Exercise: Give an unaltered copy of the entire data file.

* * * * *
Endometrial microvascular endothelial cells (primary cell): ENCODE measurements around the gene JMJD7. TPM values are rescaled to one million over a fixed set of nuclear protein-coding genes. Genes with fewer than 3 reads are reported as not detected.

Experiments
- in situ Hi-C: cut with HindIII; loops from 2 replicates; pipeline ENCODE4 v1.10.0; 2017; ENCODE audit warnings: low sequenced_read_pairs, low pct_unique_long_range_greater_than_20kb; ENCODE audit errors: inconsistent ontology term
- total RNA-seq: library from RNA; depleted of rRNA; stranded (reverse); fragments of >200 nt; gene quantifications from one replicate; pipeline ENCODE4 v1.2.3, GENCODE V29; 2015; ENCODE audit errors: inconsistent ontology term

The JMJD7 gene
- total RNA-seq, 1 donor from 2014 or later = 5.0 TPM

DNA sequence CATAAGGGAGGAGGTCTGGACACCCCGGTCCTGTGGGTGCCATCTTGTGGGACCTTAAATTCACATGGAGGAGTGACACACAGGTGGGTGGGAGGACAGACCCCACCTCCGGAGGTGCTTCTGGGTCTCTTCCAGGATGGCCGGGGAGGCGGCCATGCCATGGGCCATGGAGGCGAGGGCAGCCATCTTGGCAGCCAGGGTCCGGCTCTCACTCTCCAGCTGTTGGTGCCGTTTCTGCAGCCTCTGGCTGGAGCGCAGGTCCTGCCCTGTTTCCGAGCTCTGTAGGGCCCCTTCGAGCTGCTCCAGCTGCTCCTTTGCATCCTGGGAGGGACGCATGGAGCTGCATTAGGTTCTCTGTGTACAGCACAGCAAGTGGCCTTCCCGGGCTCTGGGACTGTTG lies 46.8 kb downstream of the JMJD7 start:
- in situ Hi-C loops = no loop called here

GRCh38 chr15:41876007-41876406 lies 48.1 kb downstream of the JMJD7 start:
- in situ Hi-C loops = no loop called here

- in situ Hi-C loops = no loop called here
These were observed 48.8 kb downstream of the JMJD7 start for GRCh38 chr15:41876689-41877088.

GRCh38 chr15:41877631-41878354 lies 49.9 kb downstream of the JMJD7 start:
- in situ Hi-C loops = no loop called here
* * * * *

Endometrial microvascular endothelial cells (primary cell): ENCODE measurements around the gene JMJD7. TPM values are rescaled to one million over a fixed set of nuclear protein-coding genes. Genes with fewer than 3 reads are reported as not detected.

Experiments
- in situ Hi-C: cut with HindIII; loops from 2 replicates; pipeline ENCODE4 v1.10.0; 2017; ENCODE audit warnings: low sequenced_read_pairs, low pct_unique_long_range_greater_than_20kb; ENCODE audit errors: inconsistent ontology term
- total RNA-seq: library from RNA; depleted of rRNA; stranded (reverse); fragments of >200 nt; gene quantifications from one replicate; pipeline ENCODE4 v1.2.3, GENCODE V29; 2015; ENCODE audit errors: inconsistent ontology term

The JMJD7 gene
- total RNA-seq, 1 donor from 2014 or later = 5.0 TPM

DNA sequence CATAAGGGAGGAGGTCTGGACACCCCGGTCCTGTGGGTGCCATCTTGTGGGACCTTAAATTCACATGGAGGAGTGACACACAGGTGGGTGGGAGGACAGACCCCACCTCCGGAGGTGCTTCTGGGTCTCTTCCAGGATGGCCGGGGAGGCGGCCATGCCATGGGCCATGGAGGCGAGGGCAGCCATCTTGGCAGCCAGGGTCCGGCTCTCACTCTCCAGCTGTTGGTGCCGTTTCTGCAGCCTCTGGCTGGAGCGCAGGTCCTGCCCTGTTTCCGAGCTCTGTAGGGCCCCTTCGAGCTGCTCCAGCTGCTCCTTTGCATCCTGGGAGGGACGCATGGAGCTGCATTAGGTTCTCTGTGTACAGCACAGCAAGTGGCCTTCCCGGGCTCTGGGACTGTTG lies 46.8 kb downstream of the JMJD7 start:
- in situ Hi-C loops = no loop called here

GRCh38 chr15:41876007-41876406 lies 48.1 kb downstream of the JMJD7 start:
- in situ Hi-C loops = no loop called here

- in situ Hi-C loops = no loop called here
These were observed 48.8 kb downstream of the JMJD7 start for GRCh38 chr15:41876689-41877088.

GRCh38 chr15:41877631-41878354 lies 49.9 kb downstream of the JMJD7 start:
- in situ Hi-C loops = no loop called here